Students are getting themselves arrested to support gay soldiers

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Student activists are trying to get themselves arrested in an effort to support persecuted soldiers.

Students have begun brandishing “Arrest me, too” signs on university campuses across South Korea following the reported arrests of gay and bi serving soldiers.

According to campaign group the Military Human Rights Center for Korea (MHRCK), General Jang Jun-kyu, army chief of staff in South Korea launched a “track-down process” to find and out suspected gay personnel.

Students are getting themselves arrested to support gay soldiers

This included setting up fake profiles on dating apps to track down soldiers and expose them.

The process is thought to have identified 50 soldiers, 20 of whom now face charges under the country’s military anti-homosexuality laws.

A poster appeared at one South Korean institution, Sungshin Women’s University, reading: “If gay soldiers are criminals, then the women’s university campus couple were also criminals. So arrest us, too.”

The anger has been heightened following comments in South Korea’s ongoing presidential election.

Another poster at Silla University says: “I’ve had to listen to the presidential candidate who is likely to win the election saying, ‘I don’t support homosexuality, but it shouldn’t be punished. But I won’t enact anti-discrimination legislation.’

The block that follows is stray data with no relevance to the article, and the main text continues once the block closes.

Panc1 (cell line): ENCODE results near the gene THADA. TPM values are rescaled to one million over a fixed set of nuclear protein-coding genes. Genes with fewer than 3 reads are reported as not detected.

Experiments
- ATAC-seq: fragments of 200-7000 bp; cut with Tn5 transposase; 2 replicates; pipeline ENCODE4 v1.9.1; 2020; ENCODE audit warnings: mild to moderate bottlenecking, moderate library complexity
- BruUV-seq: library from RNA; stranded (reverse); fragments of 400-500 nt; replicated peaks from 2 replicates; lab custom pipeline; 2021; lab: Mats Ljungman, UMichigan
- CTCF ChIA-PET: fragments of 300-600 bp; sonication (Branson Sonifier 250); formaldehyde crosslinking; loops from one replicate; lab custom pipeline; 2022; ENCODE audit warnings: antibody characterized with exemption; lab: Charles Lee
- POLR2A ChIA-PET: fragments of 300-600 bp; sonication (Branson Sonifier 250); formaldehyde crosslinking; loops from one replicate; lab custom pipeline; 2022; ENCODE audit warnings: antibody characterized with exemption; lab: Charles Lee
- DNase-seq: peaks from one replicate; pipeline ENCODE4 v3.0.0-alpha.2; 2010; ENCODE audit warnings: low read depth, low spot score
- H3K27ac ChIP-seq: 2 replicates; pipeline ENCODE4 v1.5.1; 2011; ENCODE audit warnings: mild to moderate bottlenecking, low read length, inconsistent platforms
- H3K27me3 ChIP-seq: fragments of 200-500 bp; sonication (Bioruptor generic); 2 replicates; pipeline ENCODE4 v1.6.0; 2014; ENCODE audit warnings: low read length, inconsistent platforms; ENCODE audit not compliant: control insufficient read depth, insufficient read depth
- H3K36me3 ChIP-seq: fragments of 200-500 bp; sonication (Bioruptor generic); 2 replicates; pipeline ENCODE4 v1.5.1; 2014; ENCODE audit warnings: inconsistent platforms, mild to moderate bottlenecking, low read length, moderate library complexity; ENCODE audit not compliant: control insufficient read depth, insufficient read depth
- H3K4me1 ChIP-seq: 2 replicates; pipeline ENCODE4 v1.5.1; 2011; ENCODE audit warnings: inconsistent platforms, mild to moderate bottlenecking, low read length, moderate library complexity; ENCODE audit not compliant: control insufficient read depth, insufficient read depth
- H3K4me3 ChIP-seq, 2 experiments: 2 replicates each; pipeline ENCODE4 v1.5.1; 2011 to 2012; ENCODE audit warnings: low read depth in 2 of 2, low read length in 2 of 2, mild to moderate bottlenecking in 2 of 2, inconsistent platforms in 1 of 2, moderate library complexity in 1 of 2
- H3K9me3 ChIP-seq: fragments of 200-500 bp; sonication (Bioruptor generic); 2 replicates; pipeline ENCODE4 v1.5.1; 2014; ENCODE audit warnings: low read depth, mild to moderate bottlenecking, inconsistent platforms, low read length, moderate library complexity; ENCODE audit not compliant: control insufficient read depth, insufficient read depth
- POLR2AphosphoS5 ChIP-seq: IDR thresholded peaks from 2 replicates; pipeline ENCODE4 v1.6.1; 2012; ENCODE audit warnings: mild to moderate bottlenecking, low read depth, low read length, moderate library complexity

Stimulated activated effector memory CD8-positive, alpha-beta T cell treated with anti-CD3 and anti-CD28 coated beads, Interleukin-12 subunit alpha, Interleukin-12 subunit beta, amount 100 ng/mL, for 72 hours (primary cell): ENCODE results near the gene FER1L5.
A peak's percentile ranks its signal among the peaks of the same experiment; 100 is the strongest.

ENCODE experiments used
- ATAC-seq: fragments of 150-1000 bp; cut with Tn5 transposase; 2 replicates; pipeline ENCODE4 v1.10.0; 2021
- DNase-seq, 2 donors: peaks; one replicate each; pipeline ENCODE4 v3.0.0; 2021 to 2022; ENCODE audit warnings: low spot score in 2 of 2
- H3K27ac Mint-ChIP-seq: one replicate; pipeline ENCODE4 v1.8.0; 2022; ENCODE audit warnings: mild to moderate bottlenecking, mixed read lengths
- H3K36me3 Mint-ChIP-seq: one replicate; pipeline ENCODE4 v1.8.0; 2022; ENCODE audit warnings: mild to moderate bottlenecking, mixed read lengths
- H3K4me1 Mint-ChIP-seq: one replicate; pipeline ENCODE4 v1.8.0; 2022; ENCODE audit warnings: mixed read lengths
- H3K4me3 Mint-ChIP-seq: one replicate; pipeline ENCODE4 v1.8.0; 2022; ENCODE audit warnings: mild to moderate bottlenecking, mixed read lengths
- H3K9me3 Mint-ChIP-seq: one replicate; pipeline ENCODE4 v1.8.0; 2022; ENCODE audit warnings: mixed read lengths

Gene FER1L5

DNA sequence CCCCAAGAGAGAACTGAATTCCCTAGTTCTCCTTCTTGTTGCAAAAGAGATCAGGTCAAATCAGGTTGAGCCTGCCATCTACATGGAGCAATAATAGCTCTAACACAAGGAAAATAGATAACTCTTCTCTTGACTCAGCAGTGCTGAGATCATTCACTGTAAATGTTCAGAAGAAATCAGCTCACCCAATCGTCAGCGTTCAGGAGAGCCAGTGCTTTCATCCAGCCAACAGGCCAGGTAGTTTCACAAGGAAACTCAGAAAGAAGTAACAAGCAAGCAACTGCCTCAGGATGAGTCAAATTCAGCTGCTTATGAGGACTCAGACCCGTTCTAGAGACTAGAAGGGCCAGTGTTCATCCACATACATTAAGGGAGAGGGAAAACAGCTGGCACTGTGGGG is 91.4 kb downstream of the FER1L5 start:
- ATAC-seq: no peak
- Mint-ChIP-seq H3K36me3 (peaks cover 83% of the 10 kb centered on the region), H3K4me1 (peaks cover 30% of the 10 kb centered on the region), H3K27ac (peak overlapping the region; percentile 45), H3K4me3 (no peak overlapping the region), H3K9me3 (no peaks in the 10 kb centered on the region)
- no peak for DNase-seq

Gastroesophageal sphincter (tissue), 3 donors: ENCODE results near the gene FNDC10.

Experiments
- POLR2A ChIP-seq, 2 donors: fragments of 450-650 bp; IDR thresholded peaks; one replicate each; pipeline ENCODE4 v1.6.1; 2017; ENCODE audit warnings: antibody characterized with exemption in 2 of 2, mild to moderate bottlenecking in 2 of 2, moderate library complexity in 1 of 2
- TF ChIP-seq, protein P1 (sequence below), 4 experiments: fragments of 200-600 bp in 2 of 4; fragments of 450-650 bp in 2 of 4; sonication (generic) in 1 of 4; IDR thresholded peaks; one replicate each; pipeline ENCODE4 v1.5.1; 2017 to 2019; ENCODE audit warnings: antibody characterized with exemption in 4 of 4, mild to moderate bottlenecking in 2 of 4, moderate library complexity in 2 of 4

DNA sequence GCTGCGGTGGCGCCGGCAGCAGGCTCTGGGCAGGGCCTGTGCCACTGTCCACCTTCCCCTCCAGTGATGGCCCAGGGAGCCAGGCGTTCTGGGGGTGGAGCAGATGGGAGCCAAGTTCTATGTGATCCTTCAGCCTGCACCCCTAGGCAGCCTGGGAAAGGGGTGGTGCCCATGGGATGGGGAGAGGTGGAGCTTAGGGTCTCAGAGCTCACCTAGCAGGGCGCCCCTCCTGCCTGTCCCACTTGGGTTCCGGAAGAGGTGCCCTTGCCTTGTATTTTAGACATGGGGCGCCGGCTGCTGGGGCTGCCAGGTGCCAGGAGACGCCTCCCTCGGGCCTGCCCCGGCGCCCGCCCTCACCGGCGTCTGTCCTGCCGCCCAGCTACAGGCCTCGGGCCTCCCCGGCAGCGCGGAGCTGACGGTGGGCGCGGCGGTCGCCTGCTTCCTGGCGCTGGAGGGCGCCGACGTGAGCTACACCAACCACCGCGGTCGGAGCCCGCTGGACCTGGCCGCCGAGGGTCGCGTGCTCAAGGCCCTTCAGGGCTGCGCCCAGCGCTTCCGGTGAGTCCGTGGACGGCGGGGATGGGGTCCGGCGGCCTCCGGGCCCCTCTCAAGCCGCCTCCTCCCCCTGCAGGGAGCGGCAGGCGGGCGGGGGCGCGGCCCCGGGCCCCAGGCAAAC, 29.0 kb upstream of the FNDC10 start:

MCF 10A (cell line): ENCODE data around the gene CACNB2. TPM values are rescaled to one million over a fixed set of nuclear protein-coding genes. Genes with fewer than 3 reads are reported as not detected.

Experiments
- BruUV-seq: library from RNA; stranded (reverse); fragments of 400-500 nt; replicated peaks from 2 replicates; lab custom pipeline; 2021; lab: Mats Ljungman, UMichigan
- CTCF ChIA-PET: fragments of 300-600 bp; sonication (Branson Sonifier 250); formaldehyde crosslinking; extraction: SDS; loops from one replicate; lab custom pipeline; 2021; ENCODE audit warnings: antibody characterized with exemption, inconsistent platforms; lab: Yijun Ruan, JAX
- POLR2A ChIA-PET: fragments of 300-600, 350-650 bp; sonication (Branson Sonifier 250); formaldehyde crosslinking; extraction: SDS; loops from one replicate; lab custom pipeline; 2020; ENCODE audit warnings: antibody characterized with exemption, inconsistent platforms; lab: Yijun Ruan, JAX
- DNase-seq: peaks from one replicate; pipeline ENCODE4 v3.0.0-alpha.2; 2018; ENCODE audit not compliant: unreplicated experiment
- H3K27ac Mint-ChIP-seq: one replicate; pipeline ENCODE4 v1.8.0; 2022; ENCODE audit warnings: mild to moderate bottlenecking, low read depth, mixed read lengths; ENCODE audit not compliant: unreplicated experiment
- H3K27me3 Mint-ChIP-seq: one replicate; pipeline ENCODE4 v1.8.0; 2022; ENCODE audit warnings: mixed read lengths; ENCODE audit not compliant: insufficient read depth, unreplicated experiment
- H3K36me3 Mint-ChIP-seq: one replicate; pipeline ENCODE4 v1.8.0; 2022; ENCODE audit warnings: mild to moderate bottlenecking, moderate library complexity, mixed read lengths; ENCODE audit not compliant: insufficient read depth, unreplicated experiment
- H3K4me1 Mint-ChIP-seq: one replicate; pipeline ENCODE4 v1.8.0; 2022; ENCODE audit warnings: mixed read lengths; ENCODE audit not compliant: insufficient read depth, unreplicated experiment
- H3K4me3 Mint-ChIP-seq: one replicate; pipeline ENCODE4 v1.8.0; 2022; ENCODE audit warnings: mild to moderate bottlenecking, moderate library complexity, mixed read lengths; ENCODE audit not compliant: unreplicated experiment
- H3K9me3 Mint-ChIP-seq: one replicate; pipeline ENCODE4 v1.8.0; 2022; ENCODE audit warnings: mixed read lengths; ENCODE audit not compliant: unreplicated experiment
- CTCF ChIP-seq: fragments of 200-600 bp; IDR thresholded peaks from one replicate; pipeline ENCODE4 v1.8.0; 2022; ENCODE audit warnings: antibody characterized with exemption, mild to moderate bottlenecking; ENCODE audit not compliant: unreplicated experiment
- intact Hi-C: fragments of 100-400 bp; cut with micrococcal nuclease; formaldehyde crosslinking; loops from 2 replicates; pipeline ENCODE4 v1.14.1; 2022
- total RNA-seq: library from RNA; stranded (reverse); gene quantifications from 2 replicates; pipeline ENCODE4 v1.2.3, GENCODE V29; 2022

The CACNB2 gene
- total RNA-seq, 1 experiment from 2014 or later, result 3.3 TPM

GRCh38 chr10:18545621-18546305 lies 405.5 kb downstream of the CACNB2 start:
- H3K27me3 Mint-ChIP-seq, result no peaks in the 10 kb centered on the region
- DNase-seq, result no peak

“Meanwhile, activists who travelled there to get an apology were arrested.”

Although same-sex sexual activity is not illegal in the country, the army retains a code of conduct that bans homosexuality, and military service is mandatory.

Under South Korean law a soldier who commits “sodomy” or “other disgraceful conduct” can face up to two years in prison.

The country’s presidential front-runner, Moon Jae-in, a former human rights lawyer, shocked supporters when he declared that he is opposed to homosexuality.

“I oppose,” Mr Jae-in said, when asked his view on homosexuality, Associated Press has reported.

Jung Yol, a gay rights activist, said: “Moon needs to offer an apology and a correction of his comments made on live television.”

“What he said was clearly hate speech, and since he is the candidate favoured to win the election, his words can influence how people think.”

After Moon made the comments, LGBT rights protesters showed up with rainbow flags at the candidate’s campaign event in the capital, Seoul.

They shouted: “Apologise for the hate speech!” and asked him: “Are you opposing my own existence?”

13 people were detained following the protests, with some dragged away, according to LGBT rights group Solidarity for LGBT Human Rights of Korea.

North Korean leader Kim Jong-un was previously seen waving a rainbow flag, to the confusion of many.